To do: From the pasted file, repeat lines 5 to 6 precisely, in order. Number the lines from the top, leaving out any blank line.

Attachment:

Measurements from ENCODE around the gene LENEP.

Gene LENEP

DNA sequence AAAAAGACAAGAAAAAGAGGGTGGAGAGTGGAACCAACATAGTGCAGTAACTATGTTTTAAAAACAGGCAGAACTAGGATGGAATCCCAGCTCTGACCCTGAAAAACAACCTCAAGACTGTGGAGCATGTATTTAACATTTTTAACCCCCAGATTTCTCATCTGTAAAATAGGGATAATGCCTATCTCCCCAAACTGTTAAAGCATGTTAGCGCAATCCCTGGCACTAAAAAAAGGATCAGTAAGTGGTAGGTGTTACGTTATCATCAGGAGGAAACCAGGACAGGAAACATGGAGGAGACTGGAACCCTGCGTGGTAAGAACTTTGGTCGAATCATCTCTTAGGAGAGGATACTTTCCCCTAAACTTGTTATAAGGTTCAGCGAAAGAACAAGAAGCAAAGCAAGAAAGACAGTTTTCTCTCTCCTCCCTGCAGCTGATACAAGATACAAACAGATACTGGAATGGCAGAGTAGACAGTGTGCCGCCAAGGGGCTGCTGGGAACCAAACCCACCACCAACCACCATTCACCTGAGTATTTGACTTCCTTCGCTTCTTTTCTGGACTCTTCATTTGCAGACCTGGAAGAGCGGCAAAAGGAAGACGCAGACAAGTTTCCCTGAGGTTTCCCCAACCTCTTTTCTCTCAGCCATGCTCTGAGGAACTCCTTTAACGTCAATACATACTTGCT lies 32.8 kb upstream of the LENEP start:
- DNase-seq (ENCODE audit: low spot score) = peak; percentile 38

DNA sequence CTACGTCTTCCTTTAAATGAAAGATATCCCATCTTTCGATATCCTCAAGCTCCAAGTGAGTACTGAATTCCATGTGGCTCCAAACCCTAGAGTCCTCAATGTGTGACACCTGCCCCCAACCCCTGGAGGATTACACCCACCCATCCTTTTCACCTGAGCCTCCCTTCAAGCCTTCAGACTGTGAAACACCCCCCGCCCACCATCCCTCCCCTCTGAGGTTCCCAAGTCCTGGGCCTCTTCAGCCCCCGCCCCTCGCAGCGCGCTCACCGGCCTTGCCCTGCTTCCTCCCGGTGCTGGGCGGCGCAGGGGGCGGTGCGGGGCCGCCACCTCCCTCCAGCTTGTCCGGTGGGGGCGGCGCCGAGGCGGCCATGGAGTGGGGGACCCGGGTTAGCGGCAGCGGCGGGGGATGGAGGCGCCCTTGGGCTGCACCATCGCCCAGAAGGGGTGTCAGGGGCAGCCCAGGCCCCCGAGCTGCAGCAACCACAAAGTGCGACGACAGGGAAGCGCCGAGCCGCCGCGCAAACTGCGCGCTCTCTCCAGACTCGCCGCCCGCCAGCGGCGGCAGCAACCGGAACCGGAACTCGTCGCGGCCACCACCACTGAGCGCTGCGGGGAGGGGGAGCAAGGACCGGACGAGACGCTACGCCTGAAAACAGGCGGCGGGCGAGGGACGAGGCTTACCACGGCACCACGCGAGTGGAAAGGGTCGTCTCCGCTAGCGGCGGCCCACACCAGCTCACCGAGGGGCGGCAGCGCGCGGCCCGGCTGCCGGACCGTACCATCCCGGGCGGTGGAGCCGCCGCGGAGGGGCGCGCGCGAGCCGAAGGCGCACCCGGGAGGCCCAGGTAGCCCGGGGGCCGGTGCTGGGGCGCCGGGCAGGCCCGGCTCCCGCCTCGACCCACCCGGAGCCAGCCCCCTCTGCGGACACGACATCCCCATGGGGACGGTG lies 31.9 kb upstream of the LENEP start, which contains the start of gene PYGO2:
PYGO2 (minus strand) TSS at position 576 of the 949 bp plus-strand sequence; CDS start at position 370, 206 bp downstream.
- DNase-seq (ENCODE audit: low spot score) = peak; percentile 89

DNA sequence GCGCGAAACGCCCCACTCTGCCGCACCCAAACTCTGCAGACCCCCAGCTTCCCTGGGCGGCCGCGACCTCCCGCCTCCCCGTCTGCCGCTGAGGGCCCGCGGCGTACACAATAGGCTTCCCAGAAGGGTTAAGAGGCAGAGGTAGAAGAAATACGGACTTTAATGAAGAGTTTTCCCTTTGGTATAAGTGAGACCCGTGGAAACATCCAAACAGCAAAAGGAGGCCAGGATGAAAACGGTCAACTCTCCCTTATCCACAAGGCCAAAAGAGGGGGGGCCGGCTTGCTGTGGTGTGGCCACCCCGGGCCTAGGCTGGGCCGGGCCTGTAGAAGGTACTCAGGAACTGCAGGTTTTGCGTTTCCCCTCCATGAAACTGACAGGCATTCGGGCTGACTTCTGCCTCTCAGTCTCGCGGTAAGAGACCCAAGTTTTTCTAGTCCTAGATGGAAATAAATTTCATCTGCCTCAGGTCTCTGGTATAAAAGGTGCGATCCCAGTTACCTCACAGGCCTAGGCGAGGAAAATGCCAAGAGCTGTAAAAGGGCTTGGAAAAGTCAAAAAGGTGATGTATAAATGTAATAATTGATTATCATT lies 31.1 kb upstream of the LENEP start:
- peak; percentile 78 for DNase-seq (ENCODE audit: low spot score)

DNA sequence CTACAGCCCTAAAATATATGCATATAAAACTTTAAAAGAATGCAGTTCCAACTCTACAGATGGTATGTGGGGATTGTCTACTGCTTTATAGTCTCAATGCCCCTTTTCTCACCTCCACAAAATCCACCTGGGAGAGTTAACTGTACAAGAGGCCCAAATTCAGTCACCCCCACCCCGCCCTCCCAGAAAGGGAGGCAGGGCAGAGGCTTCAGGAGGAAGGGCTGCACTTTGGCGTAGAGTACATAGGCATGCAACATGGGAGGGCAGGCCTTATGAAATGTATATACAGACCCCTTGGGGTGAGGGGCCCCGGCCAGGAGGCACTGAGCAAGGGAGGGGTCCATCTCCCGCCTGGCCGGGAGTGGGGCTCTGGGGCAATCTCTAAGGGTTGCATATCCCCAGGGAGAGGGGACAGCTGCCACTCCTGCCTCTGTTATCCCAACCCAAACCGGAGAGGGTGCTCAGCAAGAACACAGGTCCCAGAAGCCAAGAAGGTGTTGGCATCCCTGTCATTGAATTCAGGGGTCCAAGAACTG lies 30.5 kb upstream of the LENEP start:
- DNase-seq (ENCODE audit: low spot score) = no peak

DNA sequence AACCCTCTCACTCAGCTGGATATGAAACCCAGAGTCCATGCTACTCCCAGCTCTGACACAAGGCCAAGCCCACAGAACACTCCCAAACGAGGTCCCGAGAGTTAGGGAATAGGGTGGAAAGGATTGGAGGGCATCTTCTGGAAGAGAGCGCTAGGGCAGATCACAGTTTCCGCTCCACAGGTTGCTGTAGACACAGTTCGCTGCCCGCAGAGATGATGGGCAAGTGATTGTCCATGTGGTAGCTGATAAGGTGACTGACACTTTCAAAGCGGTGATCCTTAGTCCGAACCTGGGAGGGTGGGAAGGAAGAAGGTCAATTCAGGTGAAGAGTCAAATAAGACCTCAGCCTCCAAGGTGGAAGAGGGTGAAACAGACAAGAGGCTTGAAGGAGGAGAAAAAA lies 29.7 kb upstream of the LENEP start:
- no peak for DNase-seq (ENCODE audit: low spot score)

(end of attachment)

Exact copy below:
DNA sequence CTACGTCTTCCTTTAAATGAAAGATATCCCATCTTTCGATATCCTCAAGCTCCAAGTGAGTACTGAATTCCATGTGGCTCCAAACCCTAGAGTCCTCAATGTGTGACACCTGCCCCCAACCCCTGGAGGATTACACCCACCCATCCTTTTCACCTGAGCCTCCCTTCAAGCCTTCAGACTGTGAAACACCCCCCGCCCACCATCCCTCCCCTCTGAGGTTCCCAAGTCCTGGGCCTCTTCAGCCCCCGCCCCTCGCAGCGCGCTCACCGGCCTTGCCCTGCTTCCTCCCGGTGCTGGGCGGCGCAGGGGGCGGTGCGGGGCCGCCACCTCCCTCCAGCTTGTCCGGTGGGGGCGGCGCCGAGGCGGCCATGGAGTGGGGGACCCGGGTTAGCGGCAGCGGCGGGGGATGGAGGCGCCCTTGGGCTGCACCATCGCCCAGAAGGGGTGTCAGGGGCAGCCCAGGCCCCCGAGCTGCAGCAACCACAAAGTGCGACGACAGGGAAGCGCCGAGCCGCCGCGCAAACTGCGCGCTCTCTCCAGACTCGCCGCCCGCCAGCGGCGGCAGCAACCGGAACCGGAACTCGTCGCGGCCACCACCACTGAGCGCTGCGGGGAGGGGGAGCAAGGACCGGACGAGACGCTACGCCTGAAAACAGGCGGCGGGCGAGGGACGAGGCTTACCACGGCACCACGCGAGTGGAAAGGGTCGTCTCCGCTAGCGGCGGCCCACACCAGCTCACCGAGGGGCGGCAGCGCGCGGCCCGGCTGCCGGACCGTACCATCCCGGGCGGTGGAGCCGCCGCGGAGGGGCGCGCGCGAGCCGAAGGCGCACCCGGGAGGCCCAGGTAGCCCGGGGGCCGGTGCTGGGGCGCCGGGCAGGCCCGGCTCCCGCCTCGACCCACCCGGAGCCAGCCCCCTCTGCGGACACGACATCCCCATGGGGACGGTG lies 31.9 kb upstream of the LENEP start, which contains the start of gene PYGO2:
PYGO2 (minus strand) TSS at position 576 of the 949 bp plus-strand sequence; CDS start at position 370, 206 bp downstream.